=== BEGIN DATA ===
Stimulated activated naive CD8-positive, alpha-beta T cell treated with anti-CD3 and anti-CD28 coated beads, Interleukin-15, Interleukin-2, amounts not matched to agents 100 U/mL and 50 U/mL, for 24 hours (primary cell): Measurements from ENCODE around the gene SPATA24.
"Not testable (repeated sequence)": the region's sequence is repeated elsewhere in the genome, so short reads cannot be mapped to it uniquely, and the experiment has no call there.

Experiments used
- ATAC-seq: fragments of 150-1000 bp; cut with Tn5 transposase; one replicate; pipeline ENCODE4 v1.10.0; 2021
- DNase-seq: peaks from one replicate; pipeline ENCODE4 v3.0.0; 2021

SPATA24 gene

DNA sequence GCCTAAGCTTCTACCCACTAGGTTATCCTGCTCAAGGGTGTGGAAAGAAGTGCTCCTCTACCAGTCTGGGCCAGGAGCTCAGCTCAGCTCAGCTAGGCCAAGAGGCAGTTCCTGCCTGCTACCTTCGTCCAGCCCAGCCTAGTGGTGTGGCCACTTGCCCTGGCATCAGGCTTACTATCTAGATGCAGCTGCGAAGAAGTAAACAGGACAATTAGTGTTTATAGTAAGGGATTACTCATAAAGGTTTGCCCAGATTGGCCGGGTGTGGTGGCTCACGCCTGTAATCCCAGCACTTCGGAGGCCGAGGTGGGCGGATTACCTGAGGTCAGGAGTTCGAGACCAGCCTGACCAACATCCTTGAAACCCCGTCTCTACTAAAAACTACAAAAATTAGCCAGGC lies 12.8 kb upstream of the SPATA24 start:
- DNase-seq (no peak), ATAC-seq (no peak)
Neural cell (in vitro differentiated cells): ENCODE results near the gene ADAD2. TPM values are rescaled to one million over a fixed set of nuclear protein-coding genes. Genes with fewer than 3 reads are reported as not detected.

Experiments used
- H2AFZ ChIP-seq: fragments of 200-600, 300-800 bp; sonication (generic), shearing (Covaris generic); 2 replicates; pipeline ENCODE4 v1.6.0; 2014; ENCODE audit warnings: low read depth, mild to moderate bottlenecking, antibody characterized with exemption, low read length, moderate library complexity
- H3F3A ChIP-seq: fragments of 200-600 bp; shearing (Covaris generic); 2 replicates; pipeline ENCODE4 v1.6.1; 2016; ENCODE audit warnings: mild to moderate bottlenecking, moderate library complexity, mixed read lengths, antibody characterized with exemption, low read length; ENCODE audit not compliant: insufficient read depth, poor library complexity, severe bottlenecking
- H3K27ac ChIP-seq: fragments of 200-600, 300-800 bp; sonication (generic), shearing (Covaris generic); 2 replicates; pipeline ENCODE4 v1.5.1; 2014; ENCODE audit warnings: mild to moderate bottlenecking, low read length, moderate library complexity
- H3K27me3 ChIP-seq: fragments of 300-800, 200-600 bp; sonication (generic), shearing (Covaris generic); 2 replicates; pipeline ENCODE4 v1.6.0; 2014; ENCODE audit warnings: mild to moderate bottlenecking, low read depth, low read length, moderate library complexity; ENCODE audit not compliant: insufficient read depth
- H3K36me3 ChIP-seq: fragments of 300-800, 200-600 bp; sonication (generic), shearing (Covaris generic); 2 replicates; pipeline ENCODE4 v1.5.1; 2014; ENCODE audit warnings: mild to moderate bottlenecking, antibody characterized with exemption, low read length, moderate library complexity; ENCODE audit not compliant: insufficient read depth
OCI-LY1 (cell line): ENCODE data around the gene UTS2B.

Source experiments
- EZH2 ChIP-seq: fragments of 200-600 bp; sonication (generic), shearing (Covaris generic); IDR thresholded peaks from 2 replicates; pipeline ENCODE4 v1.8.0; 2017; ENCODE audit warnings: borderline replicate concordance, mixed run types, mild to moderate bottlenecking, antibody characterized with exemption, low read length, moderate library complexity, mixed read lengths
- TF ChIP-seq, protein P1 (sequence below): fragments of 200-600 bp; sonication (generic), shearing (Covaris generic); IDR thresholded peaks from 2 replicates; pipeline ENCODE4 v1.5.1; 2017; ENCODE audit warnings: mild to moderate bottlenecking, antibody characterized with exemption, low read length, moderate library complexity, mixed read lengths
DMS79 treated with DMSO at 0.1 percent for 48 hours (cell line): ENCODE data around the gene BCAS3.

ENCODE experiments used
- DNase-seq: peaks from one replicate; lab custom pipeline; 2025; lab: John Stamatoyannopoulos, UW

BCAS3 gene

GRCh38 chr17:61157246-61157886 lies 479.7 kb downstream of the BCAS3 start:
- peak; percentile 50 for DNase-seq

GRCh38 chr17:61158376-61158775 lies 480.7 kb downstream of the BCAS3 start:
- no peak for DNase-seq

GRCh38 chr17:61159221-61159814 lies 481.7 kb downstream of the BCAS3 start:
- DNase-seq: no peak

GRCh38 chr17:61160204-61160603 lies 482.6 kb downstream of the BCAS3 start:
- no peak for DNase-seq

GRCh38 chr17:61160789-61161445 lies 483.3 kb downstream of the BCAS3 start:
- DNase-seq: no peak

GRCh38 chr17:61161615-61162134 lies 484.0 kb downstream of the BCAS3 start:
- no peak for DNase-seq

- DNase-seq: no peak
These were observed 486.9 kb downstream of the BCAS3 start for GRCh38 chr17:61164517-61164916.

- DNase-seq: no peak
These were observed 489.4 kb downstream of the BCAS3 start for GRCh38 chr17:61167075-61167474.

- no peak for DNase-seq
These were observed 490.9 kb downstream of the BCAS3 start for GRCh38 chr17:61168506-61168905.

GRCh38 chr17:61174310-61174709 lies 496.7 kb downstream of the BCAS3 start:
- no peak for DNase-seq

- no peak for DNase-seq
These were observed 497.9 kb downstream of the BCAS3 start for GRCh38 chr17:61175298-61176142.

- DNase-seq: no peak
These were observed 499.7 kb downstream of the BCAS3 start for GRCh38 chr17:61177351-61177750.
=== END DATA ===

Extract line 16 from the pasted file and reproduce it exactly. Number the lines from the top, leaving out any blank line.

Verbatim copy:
OCI-LY1 (cell line): ENCODE data around the gene UTS2B.